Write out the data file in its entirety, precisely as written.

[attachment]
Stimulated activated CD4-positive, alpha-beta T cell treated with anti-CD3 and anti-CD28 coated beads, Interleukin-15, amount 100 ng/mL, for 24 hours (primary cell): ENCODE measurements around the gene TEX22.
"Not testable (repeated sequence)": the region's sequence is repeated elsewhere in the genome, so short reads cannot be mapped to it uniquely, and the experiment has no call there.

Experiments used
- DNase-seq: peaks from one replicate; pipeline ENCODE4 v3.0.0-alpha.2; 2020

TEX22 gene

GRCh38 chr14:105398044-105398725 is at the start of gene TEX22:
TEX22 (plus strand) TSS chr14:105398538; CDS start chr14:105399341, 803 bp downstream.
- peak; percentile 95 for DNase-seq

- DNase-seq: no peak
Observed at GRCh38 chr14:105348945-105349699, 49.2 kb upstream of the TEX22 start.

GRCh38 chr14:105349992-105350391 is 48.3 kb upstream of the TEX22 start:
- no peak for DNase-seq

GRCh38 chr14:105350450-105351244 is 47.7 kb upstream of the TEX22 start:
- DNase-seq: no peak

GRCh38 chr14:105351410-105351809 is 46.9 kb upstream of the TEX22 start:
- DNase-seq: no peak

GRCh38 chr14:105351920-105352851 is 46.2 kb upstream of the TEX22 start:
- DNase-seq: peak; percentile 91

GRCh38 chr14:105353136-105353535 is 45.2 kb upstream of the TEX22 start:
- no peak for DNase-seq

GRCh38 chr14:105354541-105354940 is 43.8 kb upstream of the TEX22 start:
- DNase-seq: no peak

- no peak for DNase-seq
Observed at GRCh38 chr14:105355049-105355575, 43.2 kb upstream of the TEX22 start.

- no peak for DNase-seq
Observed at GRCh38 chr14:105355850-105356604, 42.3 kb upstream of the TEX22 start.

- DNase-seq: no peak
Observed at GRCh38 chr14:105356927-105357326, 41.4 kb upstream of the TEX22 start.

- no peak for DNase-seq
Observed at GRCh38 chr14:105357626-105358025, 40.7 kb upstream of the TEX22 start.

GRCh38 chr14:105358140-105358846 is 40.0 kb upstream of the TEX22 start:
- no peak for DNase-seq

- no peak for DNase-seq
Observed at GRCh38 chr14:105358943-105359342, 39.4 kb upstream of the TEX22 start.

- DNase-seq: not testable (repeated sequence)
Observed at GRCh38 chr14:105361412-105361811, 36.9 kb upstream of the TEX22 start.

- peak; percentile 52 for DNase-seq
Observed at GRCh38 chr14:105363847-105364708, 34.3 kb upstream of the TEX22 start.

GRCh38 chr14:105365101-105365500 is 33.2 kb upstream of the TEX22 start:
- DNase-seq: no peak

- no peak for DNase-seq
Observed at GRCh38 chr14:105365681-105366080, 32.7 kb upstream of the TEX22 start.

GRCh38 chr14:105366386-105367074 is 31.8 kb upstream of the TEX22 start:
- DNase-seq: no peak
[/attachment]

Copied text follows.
Stimulated activated CD4-positive, alpha-beta T cell treated with anti-CD3 and anti-CD28 coated beads, Interleukin-15, amount 100 ng/mL, for 24 hours (primary cell): ENCODE measurements around the gene TEX22.
"Not testable (repeated sequence)": the region's sequence is repeated elsewhere in the genome, so short reads cannot be mapped to it uniquely, and the experiment has no call there.

Experiments used
- DNase-seq: peaks from one replicate; pipeline ENCODE4 v3.0.0-alpha.2; 2020

TEX22 gene

GRCh38 chr14:105398044-105398725 is at the start of gene TEX22:
TEX22 (plus strand) TSS chr14:105398538; CDS start chr14:105399341, 803 bp downstream.
- peak; percentile 95 for DNase-seq

- DNase-seq: no peak
Observed at GRCh38 chr14:105348945-105349699, 49.2 kb upstream of the TEX22 start.

GRCh38 chr14:105349992-105350391 is 48.3 kb upstream of the TEX22 start:
- no peak for DNase-seq

GRCh38 chr14:105350450-105351244 is 47.7 kb upstream of the TEX22 start:
- DNase-seq: no peak

GRCh38 chr14:105351410-105351809 is 46.9 kb upstream of the TEX22 start:
- DNase-seq: no peak

GRCh38 chr14:105351920-105352851 is 46.2 kb upstream of the TEX22 start:
- DNase-seq: peak; percentile 91

GRCh38 chr14:105353136-105353535 is 45.2 kb upstream of the TEX22 start:
- no peak for DNase-seq

GRCh38 chr14:105354541-105354940 is 43.8 kb upstream of the TEX22 start:
- DNase-seq: no peak

- no peak for DNase-seq
Observed at GRCh38 chr14:105355049-105355575, 43.2 kb upstream of the TEX22 start.

- no peak for DNase-seq
Observed at GRCh38 chr14:105355850-105356604, 42.3 kb upstream of the TEX22 start.

- DNase-seq: no peak
Observed at GRCh38 chr14:105356927-105357326, 41.4 kb upstream of the TEX22 start.

- no peak for DNase-seq
Observed at GRCh38 chr14:105357626-105358025, 40.7 kb upstream of the TEX22 start.

GRCh38 chr14:105358140-105358846 is 40.0 kb upstream of the TEX22 start:
- no peak for DNase-seq

- no peak for DNase-seq
Observed at GRCh38 chr14:105358943-105359342, 39.4 kb upstream of the TEX22 start.

- DNase-seq: not testable (repeated sequence)
Observed at GRCh38 chr14:105361412-105361811, 36.9 kb upstream of the TEX22 start.

- peak; percentile 52 for DNase-seq
Observed at GRCh38 chr14:105363847-105364708, 34.3 kb upstream of the TEX22 start.

GRCh38 chr14:105365101-105365500 is 33.2 kb upstream of the TEX22 start:
- DNase-seq: no peak

- no peak for DNase-seq
Observed at GRCh38 chr14:105365681-105366080, 32.7 kb upstream of the TEX22 start.

GRCh38 chr14:105366386-105367074 is 31.8 kb upstream of the TEX22 start:
- DNase-seq: no peak